Without dimming the brilliance of this galaxy, it would be reasonable for N.Z.U.S.A. and all its constituent associations to each have, a representative on the Senate. But as long as there is resistance to the whole idea of students being represented, maybe N.Z.U.S.A. is wise to limit its proposals to a single representative at this stage.

The chief argument presented against the idea is understood to have been that student questions don't enter into Senate discussions: College Councils are the loftiest places where students are concerned, and their voice is rightly restricted to those bodies.

This argument is, of course, palpable nonsense. The agenda of Senate meetings is constantly crowded with questions of vital interest to students to the solution of which student representatives could contribute valuably.

In the past year, for example, the question of the required standards for entrance to the University, and the obviously linked question of more adequate facilities in the colleges (especially in the matter of buildings) have been constantly before the Senate. Could any questions be of more vital significance for students?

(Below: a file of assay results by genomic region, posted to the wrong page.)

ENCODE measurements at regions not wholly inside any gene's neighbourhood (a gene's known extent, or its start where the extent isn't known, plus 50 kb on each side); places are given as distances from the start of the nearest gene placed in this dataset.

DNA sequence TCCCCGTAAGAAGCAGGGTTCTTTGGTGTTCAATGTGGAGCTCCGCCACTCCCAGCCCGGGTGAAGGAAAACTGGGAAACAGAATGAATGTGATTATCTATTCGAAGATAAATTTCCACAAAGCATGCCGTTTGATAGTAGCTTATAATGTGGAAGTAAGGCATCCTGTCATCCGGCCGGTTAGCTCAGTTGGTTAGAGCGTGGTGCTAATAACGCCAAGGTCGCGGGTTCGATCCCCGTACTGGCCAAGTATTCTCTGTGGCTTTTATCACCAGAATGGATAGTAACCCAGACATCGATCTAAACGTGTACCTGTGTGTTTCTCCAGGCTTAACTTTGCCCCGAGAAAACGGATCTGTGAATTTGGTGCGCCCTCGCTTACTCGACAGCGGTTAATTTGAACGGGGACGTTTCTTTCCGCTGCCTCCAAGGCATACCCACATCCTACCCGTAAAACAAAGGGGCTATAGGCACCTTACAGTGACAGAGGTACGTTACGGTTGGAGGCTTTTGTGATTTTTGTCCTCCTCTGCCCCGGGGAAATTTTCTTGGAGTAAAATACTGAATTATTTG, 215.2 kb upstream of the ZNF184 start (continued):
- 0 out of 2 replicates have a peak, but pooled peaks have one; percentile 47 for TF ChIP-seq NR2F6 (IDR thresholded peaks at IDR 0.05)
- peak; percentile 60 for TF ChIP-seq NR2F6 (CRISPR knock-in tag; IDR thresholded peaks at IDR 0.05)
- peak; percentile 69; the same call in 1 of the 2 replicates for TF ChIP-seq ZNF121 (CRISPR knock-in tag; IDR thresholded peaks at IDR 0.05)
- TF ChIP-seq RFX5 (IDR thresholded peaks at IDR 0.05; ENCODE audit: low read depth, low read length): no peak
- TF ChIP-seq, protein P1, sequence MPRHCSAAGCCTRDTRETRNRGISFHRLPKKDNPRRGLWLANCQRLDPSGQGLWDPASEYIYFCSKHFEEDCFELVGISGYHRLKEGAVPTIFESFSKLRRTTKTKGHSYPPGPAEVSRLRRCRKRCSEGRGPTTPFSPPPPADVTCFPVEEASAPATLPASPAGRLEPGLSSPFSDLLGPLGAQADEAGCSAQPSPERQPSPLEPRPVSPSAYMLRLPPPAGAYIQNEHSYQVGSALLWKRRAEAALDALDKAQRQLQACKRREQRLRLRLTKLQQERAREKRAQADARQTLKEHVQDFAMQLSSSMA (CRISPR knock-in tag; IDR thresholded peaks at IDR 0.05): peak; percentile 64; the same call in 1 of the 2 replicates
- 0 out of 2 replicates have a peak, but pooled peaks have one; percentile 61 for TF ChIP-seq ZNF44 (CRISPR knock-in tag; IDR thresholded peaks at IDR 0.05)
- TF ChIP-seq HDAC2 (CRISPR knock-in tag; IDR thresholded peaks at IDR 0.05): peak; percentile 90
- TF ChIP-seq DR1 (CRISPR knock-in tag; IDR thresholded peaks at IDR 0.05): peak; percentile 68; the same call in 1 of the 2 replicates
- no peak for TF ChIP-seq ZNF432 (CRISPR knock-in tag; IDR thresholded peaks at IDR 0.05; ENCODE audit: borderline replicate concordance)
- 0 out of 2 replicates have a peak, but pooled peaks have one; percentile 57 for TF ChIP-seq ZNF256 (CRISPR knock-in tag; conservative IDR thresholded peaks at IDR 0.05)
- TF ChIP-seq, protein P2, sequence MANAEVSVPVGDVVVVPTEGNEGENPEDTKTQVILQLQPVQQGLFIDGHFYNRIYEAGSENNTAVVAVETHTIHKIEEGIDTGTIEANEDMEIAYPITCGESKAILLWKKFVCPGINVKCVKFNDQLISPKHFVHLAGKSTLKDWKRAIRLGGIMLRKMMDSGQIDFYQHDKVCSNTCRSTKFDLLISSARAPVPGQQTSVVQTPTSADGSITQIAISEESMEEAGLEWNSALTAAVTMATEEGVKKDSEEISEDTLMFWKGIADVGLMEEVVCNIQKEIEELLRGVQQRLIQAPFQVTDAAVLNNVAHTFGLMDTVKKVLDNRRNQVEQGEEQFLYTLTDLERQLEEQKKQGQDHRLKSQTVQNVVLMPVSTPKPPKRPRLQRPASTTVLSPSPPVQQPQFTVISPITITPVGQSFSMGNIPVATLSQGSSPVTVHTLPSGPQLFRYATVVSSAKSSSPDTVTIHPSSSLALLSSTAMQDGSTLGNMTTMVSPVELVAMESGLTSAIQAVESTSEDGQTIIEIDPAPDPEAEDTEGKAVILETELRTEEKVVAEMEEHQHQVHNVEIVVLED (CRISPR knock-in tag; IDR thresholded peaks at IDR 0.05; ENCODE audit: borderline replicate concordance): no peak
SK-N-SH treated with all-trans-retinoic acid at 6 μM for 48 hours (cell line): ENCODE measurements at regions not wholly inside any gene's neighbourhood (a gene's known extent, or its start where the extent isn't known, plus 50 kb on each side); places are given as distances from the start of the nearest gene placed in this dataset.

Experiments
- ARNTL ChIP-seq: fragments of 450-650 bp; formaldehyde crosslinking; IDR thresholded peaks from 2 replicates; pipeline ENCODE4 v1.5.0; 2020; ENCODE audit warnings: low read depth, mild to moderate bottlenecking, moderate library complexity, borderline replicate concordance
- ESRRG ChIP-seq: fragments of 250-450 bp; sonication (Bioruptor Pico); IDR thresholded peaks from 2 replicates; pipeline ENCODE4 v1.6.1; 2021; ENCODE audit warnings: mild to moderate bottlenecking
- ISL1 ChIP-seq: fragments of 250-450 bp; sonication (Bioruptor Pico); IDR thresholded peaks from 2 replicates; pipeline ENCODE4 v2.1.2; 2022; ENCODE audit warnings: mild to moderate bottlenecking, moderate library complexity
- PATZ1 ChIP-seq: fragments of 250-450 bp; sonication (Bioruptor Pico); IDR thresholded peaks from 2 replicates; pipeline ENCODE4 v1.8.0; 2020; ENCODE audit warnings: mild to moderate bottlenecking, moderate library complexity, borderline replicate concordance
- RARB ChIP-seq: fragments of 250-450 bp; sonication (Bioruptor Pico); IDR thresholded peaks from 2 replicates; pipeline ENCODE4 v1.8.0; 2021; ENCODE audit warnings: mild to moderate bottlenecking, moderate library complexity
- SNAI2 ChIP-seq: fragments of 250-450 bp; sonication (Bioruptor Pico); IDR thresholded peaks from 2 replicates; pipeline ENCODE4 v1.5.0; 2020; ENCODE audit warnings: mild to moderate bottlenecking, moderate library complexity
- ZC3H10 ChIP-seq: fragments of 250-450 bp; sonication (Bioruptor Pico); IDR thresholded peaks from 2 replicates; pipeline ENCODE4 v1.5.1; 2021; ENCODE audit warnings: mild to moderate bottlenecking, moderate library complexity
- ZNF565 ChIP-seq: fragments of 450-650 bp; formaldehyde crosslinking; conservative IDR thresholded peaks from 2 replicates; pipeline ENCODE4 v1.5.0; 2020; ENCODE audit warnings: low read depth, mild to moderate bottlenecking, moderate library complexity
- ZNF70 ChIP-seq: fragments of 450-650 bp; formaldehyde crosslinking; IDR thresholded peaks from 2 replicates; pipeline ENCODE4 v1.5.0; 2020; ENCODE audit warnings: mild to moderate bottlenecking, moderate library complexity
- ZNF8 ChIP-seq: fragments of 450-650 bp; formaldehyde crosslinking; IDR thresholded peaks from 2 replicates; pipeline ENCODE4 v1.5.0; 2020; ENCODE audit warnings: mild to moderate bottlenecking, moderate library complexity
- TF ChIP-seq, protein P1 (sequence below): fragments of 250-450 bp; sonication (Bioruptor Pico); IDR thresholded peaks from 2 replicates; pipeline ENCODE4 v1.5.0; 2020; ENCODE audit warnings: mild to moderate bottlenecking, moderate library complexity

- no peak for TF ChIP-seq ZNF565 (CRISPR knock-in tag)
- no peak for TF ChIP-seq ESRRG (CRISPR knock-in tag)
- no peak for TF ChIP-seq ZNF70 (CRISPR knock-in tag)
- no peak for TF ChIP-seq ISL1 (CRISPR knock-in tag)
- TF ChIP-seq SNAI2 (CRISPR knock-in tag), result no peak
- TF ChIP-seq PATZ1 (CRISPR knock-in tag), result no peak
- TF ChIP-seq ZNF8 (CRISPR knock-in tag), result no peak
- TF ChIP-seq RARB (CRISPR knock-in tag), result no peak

The evident need for a national single university policy on establishment of special schools, higher staff salaries and student busaries, freer interchange with universities overseas (regardless of diplomatic curtains), and the historic movement of the colleges towards autonomy, have all been considered by Senate. The students of New Zealand have views on these matters which at present they can express to Senate only indirectly.

University education has been described as many things. But realistically it is a process of receiving a certain amount of knowledge (and a certificate to prove it) in return for hard cash. It is a very sordid commercial business.

But the University is the only commercial institution where the customer is not only always wrong, but is not even represented when the question of how wrong he is, is being considered.

It was a long, hard fight to get representation on the college councils, but victory came in the end. N.Z.U.S.A., and the whole student population of New Zealand, must keep up the pressure to win the same right at Senate level.

Angel Cartoon